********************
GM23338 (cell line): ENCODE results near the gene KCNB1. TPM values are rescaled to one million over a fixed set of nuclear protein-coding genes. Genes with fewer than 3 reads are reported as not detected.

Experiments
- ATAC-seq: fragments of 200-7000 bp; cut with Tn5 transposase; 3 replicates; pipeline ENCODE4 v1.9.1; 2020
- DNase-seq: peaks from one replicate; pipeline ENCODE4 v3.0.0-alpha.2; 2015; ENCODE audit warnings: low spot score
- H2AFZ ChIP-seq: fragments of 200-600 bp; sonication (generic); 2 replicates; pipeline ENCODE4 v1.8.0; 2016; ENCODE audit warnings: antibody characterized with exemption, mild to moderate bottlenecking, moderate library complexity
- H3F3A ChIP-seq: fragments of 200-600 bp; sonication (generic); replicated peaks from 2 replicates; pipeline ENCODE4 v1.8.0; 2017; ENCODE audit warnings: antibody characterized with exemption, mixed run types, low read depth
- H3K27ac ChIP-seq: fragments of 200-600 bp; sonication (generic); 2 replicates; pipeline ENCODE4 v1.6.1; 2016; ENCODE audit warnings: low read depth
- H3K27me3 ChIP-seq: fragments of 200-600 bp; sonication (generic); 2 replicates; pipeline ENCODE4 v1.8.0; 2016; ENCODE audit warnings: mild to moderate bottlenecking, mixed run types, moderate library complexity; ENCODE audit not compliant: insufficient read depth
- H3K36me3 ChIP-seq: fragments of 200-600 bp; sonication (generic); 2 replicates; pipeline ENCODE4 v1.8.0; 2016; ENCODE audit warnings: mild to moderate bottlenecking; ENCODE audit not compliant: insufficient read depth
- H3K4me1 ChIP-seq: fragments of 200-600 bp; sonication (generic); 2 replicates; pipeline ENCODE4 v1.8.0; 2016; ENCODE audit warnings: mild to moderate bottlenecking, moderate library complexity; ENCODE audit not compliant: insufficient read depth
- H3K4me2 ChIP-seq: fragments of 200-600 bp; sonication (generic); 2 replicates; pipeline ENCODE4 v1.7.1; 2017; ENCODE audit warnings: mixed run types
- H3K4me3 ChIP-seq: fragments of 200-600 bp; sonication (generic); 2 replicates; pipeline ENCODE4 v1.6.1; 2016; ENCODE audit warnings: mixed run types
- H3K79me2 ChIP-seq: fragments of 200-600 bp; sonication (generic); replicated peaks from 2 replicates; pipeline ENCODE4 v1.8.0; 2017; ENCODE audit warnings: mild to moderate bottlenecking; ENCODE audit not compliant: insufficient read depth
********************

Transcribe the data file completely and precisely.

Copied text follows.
GM23338 (cell line): ENCODE results near the gene KCNB1. TPM values are rescaled to one million over a fixed set of nuclear protein-coding genes. Genes with fewer than 3 reads are reported as not detected.

Experiments
- ATAC-seq: fragments of 200-7000 bp; cut with Tn5 transposase; 3 replicates; pipeline ENCODE4 v1.9.1; 2020
- DNase-seq: peaks from one replicate; pipeline ENCODE4 v3.0.0-alpha.2; 2015; ENCODE audit warnings: low spot score
- H2AFZ ChIP-seq: fragments of 200-600 bp; sonication (generic); 2 replicates; pipeline ENCODE4 v1.8.0; 2016; ENCODE audit warnings: antibody characterized with exemption, mild to moderate bottlenecking, moderate library complexity
- H3F3A ChIP-seq: fragments of 200-600 bp; sonication (generic); replicated peaks from 2 replicates; pipeline ENCODE4 v1.8.0; 2017; ENCODE audit warnings: antibody characterized with exemption, mixed run types, low read depth
- H3K27ac ChIP-seq: fragments of 200-600 bp; sonication (generic); 2 replicates; pipeline ENCODE4 v1.6.1; 2016; ENCODE audit warnings: low read depth
- H3K27me3 ChIP-seq: fragments of 200-600 bp; sonication (generic); 2 replicates; pipeline ENCODE4 v1.8.0; 2016; ENCODE audit warnings: mild to moderate bottlenecking, mixed run types, moderate library complexity; ENCODE audit not compliant: insufficient read depth
- H3K36me3 ChIP-seq: fragments of 200-600 bp; sonication (generic); 2 replicates; pipeline ENCODE4 v1.8.0; 2016; ENCODE audit warnings: mild to moderate bottlenecking; ENCODE audit not compliant: insufficient read depth
- H3K4me1 ChIP-seq: fragments of 200-600 bp; sonication (generic); 2 replicates; pipeline ENCODE4 v1.8.0; 2016; ENCODE audit warnings: mild to moderate bottlenecking, moderate library complexity; ENCODE audit not compliant: insufficient read depth
- H3K4me2 ChIP-seq: fragments of 200-600 bp; sonication (generic); 2 replicates; pipeline ENCODE4 v1.7.1; 2017; ENCODE audit warnings: mixed run types
- H3K4me3 ChIP-seq: fragments of 200-600 bp; sonication (generic); 2 replicates; pipeline ENCODE4 v1.6.1; 2016; ENCODE audit warnings: mixed run types
- H3K79me2 ChIP-seq: fragments of 200-600 bp; sonication (generic); replicated peaks from 2 replicates; pipeline ENCODE4 v1.8.0; 2017; ENCODE audit warnings: mild to moderate bottlenecking; ENCODE audit not compliant: insufficient read depth